Legislature OKs education funds

JEFFERSON CITY — Missouri’s House and Senate sent Gov. Bob Holden an education budget Tuesday that was higher than he had requested — and without the tax increases Holden said were necessary to fund his recommendations.

The budget increase is more than what Holden requested but is structured differently. The budget gives $55 million more than requested to elementary and secondary education while giving $18 million less than requested to high education.

UM to get about $10 million more

The University of Missouri system will pick up about half the extra $20 million appropriated Tuesday for higher education.

Nikki Krawitz, UM system vice president for finance and administration, said the university is glad the state recognized the need to increase higher education funding.

Plenty are ignorant in U.S. about Cinco de Mayo

Tonight, MU senior Brett Settle plans to head down to a Mexican restaurant for the annual Cinco de Mayo celebration.

“It’s fun and everybody just has a good time with it,” said Settle, who plans to go to Chevy’s Fresh Mex or La Tolteca.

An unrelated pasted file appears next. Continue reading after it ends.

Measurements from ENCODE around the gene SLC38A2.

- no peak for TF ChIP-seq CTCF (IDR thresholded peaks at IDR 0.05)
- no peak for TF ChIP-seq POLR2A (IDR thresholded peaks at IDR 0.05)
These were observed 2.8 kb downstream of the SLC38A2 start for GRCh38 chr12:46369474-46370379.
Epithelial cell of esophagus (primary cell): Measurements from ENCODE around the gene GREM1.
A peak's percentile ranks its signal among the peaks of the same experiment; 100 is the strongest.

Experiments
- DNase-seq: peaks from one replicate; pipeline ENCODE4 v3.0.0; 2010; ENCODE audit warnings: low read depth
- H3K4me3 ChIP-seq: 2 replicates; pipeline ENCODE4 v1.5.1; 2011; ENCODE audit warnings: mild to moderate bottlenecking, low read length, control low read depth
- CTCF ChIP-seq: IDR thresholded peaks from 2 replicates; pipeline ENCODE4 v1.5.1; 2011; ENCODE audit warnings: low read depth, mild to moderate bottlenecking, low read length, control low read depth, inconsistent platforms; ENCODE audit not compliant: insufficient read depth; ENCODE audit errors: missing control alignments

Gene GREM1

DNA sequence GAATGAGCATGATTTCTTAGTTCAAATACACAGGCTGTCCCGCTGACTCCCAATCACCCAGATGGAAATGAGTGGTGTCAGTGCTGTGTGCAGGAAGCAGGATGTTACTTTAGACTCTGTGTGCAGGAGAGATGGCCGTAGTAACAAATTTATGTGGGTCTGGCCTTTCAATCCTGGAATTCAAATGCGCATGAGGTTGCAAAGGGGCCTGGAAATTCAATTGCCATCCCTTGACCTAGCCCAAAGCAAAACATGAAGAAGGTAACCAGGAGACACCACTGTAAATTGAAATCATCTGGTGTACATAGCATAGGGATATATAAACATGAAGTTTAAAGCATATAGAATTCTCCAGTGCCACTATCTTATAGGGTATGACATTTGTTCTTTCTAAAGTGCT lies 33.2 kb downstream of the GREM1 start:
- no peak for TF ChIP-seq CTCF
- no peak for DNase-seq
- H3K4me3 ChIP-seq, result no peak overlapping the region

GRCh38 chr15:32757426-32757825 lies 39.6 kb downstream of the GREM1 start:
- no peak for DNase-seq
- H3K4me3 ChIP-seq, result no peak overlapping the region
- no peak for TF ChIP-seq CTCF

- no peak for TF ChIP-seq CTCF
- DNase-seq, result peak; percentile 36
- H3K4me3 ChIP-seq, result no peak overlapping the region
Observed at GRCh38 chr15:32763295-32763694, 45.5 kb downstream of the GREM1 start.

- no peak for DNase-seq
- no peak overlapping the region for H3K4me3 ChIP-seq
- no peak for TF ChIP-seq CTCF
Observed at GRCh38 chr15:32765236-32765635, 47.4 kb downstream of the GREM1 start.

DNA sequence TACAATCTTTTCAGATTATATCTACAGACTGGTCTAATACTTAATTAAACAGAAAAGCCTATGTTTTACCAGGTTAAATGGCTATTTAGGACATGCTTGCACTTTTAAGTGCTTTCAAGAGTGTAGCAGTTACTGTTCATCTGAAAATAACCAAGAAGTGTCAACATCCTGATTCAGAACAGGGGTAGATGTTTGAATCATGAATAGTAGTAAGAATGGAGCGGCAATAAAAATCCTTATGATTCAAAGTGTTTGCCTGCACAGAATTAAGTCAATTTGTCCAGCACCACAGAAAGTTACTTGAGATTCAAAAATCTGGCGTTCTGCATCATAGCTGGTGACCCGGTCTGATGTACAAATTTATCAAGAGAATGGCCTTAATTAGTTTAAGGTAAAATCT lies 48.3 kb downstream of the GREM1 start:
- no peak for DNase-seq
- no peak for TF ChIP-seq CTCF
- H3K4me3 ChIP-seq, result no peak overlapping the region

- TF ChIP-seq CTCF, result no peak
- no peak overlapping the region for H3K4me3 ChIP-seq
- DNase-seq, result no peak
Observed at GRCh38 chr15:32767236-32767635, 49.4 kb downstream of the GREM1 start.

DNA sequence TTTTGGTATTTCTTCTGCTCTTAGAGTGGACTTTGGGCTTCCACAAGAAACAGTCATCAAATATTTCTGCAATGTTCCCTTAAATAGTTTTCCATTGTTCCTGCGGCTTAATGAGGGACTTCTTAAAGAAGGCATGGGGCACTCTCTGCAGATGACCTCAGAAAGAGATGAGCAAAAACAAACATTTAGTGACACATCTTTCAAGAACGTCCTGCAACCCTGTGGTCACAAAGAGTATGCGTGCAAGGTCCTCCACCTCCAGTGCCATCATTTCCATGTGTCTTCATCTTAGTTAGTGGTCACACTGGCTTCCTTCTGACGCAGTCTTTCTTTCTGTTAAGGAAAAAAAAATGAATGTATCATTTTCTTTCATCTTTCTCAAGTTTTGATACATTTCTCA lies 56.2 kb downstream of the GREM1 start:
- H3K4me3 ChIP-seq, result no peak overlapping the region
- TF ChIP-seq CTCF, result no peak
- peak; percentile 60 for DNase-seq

Boone house tuneup

On a recent visit to the downtown office of her friend Clyde Ruffin, Lucille Salerno gazed out the door toward the home of ragtime musician John William “Blind” Boone and admired the restoration in progress at the national historic landmark.

“Isn’t it beautiful?” she asked.

Missouri’s job outlook improving

Missouri gained more than 7,000 jobs in the first quarter of the year, partially because of growth in its manufacturing sector, according to a survey conducted at Creighton University in Nebraska.

The Mid-America Business Conditions Survey found that Midwestern manufacturers are receiving more orders for their products. Missouri’s overall economic index was the highest since 1994, and most factors in the survey showed economic strength.

Debate on ordination of gays heated but respectful

As the 2004 United Methodist General Conference enters its final week, it has become almost clear that the controversial church law that prohibits the ordination of practicing gays will be intact for at least four more years.